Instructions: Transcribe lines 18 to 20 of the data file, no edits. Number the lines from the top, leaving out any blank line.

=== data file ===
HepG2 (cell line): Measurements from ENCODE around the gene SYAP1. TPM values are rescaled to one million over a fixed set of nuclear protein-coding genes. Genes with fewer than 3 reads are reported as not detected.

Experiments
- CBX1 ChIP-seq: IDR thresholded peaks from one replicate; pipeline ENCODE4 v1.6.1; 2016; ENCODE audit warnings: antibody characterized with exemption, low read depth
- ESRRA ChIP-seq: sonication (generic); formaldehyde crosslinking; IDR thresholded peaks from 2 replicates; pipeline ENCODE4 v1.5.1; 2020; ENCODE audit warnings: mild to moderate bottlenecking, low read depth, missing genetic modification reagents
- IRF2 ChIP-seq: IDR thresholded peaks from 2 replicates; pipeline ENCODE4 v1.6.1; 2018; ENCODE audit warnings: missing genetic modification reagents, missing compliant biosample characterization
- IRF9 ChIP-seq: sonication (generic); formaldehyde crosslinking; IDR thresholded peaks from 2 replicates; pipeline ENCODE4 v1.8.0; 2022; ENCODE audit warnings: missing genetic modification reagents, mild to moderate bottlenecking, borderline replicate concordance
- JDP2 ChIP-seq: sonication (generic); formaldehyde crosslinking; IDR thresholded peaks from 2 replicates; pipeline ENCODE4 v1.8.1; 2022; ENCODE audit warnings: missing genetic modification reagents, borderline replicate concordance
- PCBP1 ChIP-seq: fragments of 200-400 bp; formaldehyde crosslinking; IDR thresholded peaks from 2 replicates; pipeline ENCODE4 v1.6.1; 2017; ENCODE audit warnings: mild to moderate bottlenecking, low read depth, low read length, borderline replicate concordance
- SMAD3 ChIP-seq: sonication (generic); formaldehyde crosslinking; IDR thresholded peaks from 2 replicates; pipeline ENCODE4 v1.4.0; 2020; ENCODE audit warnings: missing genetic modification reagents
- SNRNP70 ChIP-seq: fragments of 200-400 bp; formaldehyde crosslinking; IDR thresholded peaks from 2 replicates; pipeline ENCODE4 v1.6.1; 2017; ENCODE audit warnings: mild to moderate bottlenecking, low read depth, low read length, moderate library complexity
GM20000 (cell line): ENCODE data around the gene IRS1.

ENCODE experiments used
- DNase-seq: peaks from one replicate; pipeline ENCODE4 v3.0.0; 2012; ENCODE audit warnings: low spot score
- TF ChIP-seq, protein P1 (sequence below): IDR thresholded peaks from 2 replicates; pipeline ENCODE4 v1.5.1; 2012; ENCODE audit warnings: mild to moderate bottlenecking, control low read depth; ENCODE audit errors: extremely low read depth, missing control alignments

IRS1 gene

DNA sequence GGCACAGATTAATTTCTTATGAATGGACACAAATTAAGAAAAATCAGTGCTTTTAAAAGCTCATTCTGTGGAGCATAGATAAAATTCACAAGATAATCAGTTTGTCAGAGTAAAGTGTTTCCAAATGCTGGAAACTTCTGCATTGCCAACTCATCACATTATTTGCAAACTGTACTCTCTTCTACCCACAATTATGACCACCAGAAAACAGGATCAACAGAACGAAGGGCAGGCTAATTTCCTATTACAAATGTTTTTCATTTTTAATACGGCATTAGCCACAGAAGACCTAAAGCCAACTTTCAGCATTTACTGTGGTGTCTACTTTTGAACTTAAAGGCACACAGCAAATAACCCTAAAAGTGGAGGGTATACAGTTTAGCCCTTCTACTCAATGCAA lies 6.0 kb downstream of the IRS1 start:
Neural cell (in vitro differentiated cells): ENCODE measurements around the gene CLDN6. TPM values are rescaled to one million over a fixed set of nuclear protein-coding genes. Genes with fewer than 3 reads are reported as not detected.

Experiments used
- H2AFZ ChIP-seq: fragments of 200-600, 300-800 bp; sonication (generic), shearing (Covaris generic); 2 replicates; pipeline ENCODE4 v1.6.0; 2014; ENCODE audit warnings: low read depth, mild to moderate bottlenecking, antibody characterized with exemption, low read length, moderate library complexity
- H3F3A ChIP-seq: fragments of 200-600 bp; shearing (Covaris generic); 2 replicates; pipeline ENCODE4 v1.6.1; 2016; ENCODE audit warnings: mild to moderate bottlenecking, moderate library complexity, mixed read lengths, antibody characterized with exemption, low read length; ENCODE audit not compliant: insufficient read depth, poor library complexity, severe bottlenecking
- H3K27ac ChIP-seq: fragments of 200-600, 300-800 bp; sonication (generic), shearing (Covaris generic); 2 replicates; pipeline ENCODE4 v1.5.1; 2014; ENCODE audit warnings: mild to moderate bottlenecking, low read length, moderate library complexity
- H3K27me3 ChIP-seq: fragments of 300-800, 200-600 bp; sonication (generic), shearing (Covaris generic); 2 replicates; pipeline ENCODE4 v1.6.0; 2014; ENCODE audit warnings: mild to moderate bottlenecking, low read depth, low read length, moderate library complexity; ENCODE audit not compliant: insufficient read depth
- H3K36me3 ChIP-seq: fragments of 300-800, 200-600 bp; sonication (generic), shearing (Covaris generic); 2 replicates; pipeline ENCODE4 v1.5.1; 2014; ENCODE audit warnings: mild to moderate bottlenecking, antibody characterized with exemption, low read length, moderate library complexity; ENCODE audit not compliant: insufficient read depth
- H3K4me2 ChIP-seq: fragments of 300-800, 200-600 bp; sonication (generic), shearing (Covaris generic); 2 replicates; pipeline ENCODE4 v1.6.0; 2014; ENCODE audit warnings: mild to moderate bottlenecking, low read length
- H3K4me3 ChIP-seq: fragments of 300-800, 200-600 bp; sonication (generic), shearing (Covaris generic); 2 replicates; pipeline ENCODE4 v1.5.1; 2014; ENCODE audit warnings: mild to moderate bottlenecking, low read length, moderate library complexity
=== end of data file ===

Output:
Experiments used
- H2AFZ ChIP-seq: fragments of 200-600, 300-800 bp; sonication (generic), shearing (Covaris generic); 2 replicates; pipeline ENCODE4 v1.6.0; 2014; ENCODE audit warnings: low read depth, mild to moderate bottlenecking, antibody characterized with exemption, low read length, moderate library complexity
- H3F3A ChIP-seq: fragments of 200-600 bp; shearing (Covaris generic); 2 replicates; pipeline ENCODE4 v1.6.1; 2016; ENCODE audit warnings: mild to moderate bottlenecking, moderate library complexity, mixed read lengths, antibody characterized with exemption, low read length; ENCODE audit not compliant: insufficient read depth, poor library complexity, severe bottlenecking